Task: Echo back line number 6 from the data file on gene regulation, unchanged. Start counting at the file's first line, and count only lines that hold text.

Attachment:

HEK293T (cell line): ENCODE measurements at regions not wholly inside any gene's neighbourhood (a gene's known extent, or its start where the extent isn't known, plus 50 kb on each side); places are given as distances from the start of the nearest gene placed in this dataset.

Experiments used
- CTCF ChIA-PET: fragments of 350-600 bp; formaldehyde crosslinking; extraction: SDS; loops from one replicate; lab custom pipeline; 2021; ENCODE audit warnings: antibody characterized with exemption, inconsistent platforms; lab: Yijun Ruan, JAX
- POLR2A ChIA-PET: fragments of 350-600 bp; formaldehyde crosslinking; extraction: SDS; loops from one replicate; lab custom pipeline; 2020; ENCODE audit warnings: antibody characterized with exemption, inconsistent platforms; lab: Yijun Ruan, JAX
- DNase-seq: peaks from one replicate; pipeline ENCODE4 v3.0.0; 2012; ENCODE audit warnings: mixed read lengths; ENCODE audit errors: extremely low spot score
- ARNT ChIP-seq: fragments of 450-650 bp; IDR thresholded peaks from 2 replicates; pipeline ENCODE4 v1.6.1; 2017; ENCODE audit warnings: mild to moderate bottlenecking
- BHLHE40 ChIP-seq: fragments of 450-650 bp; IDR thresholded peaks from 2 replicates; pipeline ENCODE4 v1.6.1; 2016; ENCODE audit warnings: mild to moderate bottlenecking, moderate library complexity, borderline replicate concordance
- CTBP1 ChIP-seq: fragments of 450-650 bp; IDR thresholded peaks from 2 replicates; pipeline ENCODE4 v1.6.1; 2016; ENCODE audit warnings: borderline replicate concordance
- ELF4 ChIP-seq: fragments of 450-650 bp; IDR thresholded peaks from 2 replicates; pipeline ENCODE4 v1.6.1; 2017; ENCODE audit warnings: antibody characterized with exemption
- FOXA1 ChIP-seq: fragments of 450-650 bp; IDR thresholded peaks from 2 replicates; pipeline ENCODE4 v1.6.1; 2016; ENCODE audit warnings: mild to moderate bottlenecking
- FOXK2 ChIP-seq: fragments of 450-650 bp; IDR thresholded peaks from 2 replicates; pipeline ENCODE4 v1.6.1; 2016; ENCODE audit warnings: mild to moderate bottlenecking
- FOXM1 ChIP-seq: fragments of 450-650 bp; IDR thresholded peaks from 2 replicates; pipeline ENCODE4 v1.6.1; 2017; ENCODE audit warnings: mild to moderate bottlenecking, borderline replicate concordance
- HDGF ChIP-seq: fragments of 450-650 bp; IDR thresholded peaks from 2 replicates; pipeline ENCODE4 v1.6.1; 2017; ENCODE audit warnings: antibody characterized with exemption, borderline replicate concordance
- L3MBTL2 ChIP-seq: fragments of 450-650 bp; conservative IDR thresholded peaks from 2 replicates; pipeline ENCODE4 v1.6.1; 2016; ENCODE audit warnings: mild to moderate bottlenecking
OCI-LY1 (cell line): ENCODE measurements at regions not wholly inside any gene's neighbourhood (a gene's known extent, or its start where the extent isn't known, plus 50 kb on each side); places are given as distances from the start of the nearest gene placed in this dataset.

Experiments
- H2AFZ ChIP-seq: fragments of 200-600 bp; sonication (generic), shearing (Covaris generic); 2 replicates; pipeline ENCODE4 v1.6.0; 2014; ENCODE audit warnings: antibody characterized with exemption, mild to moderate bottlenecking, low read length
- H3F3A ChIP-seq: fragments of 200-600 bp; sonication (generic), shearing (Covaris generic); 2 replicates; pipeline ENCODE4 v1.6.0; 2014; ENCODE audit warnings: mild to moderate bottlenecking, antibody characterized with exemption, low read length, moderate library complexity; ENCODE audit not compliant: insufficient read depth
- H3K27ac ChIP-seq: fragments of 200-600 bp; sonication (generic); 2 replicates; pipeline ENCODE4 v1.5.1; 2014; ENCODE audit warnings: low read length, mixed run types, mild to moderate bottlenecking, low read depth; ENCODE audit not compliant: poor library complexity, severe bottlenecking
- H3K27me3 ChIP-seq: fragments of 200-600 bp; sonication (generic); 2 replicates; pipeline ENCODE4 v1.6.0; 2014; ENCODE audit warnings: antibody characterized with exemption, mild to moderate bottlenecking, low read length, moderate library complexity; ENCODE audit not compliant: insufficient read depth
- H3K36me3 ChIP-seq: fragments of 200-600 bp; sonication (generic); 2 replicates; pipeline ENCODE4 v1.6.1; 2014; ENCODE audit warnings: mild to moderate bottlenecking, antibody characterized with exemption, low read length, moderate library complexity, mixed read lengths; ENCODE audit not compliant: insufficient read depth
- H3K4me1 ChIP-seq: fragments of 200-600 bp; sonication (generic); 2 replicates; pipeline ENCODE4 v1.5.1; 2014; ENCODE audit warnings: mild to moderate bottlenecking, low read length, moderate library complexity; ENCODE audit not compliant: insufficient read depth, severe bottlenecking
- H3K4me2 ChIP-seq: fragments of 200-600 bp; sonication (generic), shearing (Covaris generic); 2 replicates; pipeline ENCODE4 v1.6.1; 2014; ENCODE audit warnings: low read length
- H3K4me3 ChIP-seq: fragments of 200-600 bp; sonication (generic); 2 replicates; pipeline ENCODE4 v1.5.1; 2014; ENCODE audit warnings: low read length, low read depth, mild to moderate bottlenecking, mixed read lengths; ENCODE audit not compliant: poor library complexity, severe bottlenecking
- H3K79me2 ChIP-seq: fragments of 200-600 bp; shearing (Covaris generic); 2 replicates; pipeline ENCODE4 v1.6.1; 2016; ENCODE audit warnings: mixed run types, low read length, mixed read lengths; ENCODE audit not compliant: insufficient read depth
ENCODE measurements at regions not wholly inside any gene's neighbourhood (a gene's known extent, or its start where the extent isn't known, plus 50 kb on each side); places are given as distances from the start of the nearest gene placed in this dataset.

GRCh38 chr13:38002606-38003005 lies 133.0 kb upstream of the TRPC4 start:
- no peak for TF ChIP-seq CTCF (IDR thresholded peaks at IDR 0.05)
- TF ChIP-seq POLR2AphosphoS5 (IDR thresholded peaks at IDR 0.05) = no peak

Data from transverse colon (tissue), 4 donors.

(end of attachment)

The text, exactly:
- ARNT ChIP-seq: fragments of 450-650 bp; IDR thresholded peaks from 2 replicates; pipeline ENCODE4 v1.6.1; 2017; ENCODE audit warnings: mild to moderate bottlenecking